The 52nd and Final Photo of the Week, how time flies. We started these posts this time last year and they have been a great way of sharing not only the most recent photos but also those from the archives. We have decided to put a halt to these and go dark for now as we continue to concentrate on our visa process here in Australia and tying up the loose ends of our main blog posts from 2013. We may well bring these back in the future so please leave a comment if you have enjoyed them, thanks.
After two weeks driving around the French and Italian Alps, we stopped in Annecy for a spot of sightseeing and relaxation. Annecy was perfect for both, being on the serene shores of Lake Annecy and full of historic architecture. One such historic icon is the Palais de l’Isle, a castle in the middle of the Thiou Canal. It was built in the 12th Century as the residence for the Lord of Annecy, but has since been used as a court house, a mint, and lastly a prison, most recently in WWII. Now it is a museum hosting historical displays. Huge wooden doors with ironwork and small crooked steps leading up to the turrets set you back in time, and history oozes out of the old stone walls.
Khongoryn Els, the Singing Sand Dunes, are some of the largest dunes in Mongolia. No trip to the Gobi is complete without a visit to them, and a picture from the top of course! The dunes really do make a sound like a low chanting or hum, an eery sound in the middle of nowhere at night!
The best way to see Komodo National Park is by boat, no doubt about it! There are about 30 tropical islands located in between the east and west mainlands of Nusa Tenggara, and many are unpopulated. These gems are accessed by boat and snorkelling among them is paradise. Komodo NP is part of the Coral Triangle, a marine biodiversity hotspot containing the highest diversity of marine species on Earth, and is even more species-rich than the Amazon rainforest.
This was a typical view for much of our journey from Yakutsk to Magadan; crystal clear rivers, beautiful autumnal forest and piercing blue skies. Camping here was a dream come true. The only thing missing from the picture? We never glimpsed a single wild bear, so synonymous with Siberian wilderness.
Within hours of crossing into Kyrgyzstan, we came across this brilliant sight. A herd of Kyrgyz horses, galloping across the road, with the stunning Alay mountains in the background. What better introduction to a beautiful country?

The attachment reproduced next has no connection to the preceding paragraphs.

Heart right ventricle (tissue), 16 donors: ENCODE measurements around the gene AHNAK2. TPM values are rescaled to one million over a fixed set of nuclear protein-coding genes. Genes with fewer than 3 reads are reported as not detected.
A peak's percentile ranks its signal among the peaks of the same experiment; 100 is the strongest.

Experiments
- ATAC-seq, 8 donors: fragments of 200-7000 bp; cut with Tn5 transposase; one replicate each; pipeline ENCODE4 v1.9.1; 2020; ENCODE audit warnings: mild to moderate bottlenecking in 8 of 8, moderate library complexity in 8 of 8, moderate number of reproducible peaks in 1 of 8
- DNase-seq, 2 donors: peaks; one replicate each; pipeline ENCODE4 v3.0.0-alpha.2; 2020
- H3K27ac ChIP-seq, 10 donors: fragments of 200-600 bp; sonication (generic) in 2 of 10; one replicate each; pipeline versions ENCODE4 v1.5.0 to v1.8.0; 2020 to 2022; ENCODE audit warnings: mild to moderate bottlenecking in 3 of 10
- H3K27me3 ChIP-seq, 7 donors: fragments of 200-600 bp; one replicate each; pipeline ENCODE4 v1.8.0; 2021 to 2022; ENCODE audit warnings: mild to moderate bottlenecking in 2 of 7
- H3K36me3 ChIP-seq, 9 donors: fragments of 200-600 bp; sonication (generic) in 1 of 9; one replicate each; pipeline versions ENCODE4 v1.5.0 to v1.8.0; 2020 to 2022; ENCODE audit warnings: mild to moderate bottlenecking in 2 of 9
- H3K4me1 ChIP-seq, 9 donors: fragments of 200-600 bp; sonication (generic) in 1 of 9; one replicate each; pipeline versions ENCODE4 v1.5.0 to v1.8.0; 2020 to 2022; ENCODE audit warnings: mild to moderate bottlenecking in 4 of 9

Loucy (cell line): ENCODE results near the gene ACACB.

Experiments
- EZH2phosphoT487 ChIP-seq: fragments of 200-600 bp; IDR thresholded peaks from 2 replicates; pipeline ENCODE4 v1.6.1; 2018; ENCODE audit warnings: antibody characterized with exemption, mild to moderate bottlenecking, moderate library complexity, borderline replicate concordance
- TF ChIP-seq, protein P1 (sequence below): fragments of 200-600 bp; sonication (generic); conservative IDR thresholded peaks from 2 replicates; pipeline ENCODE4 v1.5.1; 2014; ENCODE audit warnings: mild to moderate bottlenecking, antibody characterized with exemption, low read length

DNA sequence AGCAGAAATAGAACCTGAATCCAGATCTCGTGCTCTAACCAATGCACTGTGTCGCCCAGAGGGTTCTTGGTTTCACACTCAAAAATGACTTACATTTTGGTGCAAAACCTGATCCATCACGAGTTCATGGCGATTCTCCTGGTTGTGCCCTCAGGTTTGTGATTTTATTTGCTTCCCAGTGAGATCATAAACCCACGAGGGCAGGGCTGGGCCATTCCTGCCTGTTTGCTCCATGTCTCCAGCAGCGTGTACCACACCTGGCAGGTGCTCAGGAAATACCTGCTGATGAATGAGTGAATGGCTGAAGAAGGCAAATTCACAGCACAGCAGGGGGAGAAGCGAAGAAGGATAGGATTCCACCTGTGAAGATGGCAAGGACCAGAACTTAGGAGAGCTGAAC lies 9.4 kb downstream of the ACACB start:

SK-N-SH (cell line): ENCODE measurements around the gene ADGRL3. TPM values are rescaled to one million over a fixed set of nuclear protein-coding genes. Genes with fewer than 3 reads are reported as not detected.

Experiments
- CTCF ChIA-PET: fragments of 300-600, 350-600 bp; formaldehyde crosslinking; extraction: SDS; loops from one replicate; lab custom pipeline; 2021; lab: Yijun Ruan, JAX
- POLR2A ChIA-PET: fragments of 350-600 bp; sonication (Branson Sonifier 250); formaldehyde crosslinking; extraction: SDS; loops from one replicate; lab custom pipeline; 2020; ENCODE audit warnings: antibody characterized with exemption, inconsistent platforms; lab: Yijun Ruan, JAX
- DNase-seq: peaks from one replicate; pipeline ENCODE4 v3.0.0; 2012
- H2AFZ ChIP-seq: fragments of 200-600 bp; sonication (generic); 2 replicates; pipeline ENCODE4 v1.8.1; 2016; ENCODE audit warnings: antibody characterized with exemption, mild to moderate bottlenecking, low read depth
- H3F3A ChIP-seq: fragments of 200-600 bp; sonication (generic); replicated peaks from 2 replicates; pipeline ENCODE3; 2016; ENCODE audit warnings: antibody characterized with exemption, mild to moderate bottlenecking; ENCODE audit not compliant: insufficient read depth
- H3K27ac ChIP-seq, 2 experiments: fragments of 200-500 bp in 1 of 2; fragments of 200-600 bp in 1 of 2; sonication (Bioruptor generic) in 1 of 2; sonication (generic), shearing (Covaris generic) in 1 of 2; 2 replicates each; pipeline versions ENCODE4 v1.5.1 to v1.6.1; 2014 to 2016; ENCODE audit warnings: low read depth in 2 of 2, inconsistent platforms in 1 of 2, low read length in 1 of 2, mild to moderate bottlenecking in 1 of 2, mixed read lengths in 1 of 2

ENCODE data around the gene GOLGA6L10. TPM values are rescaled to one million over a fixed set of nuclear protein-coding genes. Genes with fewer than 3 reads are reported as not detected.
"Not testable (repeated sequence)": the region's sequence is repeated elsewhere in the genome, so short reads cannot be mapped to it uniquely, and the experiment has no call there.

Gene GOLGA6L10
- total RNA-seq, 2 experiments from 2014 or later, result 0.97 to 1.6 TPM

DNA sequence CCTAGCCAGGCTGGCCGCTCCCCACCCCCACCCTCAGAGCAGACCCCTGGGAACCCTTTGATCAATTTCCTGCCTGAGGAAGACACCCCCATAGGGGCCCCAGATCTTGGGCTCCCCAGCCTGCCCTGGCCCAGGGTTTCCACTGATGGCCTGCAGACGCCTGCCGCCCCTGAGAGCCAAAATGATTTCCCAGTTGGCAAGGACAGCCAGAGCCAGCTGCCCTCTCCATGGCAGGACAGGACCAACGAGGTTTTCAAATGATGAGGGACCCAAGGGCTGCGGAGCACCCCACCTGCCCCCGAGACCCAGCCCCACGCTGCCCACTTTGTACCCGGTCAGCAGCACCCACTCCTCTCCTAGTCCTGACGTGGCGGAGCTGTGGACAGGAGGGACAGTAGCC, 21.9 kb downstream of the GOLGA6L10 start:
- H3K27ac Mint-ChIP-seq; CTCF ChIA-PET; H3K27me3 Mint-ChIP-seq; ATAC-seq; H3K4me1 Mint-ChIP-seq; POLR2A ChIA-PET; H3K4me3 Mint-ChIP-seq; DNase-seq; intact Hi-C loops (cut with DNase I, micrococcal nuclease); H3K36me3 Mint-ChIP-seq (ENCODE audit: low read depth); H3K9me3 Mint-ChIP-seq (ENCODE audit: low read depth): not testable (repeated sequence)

I rejoined Griff in Munich after a week in the UK, but camp sites are hard to find in the Bavarian capital, especially in winter. He had discovered the town of Landshut just outside Munich, and it had everything we needed – an open campsite, good pubs and good beer! We had fantastic food in front of a cosy fire before walking home through the snow. The peaceful walk back to our tent was just what I needed after a busy day’s travel.
On our way to Bishkek from Osh, we pulled over on a disused road to set up camp for the night. Just as we were about to start dinner, a man appeared seemingly from nowhere. He invited us to join him and his wife for dinner, so we followed him back to his small farm, tucked away in a dip on the hill. His wife appeared from a small hut, no more than a wooden frame covered in cloth and plastic. She was unfazed by her unexpected dinner guests; she just cleared a space for us in the hut and laid out tender cooked beef, homemade yoghurt, bread and honey. After food and lots of tea, it was time to milk the cows. It was fascinating to watch, having never witnessed it before. The milk was warm, and didn’t taste like the pasteurised stuff we get in the shop, but I was glad to try some. It would be left in the roof overnight to settle, and the cream would be skimmed off in the morning and made into yoghurt, which was just amazing with honey and warm bread! We camped in their yard overnight, soothed by the sounds of thunder and murmuring cattle. Simple pleasures with a lovely family.
A quick snap from the archives. Filling up with fuel isn’t too much trouble in the western world or even where there is electricity but out here in Burkina Faso there was none of that so the pumps were done by hand! As with all things in Africa you never know what is around the next corner so it is best to fill everything you have. Having all ready nearly run out of petrol less than a week in to the trip we asked them to fill everything. 140 litres later with a puddle of sweat on the red dirt, they didn’t know wether to laugh or cry when we started to take the four jerry cans off the roof. I offered to help but after 2 cans I was knackered!
We handed over a fistful of Francs, shook hands and were back on the road.